Unison demands judicial review to NHS social enterprise reforms

Government wants to make it easier for staff to create independent healthcare providers

Public services union Unison has launched a legal challenge to the government's proposed NHS reforms, which promise to create "the largest social enterprise sector in the world".

The union said health secretary Andrew Lansley’s white paper, Equity and Excellence: Liberating the NHS, was introduced without consultation and has applied to the High Court for a judicial review of the government’s actions.

The paper promised to give NHS employees more power to set up their own social enterprises to provide healthcare, and to make NHS trusts more like social enterprises by turning them into foundation trusts.

Unison said Sir David Nicholson, chief executive of the NHS, had not met a legal duty to consult the public on whether the proposals should go ahead, although there will be consultations on how they should be implemented.

Karen Jennings, head of health at Unison, said: "The white paper contains sweeping changes to the NHS and how it should be run.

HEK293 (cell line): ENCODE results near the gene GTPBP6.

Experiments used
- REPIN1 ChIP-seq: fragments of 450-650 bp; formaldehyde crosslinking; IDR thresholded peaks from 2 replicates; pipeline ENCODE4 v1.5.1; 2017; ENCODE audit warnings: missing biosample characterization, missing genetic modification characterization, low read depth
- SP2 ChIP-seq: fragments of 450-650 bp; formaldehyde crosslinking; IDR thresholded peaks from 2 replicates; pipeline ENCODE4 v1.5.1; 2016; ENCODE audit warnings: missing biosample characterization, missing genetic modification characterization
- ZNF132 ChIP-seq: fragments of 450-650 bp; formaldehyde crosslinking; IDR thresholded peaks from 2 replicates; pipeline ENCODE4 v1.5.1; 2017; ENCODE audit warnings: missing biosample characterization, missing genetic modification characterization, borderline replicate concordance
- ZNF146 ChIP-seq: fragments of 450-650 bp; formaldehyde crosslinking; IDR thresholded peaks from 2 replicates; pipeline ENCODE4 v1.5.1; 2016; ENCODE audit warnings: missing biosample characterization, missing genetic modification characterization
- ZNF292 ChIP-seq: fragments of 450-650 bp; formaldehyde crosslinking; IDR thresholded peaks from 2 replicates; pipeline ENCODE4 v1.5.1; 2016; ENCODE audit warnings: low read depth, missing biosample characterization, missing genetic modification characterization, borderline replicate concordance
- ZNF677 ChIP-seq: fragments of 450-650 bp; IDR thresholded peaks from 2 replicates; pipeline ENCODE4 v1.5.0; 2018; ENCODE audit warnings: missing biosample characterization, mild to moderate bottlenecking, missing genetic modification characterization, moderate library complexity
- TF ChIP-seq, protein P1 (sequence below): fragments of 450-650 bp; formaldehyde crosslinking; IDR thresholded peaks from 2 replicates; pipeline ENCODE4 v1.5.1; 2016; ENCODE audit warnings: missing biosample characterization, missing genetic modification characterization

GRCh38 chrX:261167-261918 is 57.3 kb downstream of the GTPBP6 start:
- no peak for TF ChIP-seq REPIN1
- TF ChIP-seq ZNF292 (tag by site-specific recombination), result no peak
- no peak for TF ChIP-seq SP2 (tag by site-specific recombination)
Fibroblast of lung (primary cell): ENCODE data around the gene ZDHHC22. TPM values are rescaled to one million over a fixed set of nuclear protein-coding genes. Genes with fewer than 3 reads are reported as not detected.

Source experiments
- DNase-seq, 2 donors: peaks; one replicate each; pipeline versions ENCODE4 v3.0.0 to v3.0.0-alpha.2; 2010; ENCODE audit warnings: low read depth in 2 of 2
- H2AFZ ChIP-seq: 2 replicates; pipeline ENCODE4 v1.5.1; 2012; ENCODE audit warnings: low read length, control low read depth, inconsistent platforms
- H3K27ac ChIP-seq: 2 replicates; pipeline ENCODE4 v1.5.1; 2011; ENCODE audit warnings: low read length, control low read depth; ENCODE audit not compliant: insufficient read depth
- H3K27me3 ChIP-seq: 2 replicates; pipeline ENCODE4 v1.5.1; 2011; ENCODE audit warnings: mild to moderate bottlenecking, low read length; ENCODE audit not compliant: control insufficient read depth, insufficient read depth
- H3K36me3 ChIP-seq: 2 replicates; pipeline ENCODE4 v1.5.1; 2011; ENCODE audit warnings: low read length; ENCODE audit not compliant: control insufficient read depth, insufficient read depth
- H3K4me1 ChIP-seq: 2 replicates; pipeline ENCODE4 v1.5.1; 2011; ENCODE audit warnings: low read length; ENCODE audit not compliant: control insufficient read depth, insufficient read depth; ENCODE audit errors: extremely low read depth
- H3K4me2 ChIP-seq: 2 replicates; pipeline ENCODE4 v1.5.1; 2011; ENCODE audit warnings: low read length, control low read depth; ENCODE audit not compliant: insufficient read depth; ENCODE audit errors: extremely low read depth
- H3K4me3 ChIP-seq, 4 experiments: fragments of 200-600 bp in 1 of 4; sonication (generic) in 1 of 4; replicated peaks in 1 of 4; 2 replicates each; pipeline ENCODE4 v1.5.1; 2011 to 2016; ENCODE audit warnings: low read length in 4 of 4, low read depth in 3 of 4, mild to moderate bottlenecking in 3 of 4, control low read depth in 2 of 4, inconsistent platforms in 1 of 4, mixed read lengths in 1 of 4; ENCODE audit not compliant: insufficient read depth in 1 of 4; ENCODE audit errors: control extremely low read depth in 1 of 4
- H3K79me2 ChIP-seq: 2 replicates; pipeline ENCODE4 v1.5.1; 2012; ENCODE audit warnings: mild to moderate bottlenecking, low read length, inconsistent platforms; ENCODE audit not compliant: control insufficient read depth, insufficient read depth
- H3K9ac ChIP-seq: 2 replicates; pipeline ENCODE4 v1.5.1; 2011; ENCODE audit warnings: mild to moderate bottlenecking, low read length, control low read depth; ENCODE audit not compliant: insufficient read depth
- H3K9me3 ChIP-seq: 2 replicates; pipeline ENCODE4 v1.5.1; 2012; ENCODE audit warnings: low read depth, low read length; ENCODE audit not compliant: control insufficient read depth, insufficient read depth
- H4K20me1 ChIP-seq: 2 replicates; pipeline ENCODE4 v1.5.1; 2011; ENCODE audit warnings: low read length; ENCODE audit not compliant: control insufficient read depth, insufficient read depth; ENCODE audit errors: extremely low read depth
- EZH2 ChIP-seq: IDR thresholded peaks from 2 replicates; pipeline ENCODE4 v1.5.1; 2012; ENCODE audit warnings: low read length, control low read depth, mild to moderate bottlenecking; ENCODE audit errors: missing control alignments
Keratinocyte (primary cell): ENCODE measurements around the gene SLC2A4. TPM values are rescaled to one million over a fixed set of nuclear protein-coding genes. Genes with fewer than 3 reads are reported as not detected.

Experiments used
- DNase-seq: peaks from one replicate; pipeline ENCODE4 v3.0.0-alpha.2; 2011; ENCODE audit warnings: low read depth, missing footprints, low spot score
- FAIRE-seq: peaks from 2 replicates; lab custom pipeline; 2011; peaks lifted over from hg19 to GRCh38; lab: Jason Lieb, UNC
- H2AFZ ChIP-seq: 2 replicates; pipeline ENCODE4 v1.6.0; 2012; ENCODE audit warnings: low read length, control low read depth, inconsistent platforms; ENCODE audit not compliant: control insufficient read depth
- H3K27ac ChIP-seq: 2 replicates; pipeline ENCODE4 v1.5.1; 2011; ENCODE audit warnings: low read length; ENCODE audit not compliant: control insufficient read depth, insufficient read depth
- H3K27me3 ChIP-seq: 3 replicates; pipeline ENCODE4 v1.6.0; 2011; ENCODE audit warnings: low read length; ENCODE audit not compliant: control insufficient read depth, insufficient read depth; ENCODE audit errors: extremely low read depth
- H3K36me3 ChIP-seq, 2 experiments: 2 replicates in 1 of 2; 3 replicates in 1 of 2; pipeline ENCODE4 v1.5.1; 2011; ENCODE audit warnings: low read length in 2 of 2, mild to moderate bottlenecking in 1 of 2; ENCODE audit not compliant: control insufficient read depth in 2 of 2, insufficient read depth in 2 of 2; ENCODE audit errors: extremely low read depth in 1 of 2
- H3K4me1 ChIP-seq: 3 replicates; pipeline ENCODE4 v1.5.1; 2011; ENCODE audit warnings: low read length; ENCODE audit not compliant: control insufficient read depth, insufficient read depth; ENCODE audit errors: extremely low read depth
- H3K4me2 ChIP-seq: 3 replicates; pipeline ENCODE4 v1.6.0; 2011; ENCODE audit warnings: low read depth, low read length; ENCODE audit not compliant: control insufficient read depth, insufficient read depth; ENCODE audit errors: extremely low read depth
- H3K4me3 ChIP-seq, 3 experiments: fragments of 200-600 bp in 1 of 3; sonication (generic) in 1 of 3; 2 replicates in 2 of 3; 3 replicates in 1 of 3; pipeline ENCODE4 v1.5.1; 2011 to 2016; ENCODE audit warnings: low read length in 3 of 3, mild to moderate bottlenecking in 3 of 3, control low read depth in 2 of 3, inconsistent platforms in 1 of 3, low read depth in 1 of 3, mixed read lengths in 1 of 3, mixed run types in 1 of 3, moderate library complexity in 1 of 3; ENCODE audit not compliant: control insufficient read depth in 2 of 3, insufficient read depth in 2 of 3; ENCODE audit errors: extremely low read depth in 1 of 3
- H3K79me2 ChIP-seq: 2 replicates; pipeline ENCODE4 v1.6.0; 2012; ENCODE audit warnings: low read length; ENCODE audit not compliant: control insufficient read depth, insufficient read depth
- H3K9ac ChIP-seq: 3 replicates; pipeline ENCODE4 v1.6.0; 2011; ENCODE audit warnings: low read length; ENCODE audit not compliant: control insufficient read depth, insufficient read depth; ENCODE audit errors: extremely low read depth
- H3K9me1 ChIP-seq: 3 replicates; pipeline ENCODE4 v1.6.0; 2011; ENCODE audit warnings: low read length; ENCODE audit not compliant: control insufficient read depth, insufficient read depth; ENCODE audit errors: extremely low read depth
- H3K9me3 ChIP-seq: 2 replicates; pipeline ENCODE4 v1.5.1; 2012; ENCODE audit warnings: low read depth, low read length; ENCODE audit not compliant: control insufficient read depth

"The NHS constitution enshrines the principle that the public, staff and unions have an absolute right to be consulted. And that means not only on how the proposals are to be implemented, but also whether they should go ahead in the first place.

"The Department of Health’s refusal to recognise this clear and important legal duty leaves us no option but to issue legal proceedings as a matter of urgency."

A Department of Health spokesman said: "The department's position is that its decisions on consultation are lawful and it will be defending the claim by Unison."

He said the government had already launched public consultations on specific elements of the white paper, and would carry out further consultation this year.

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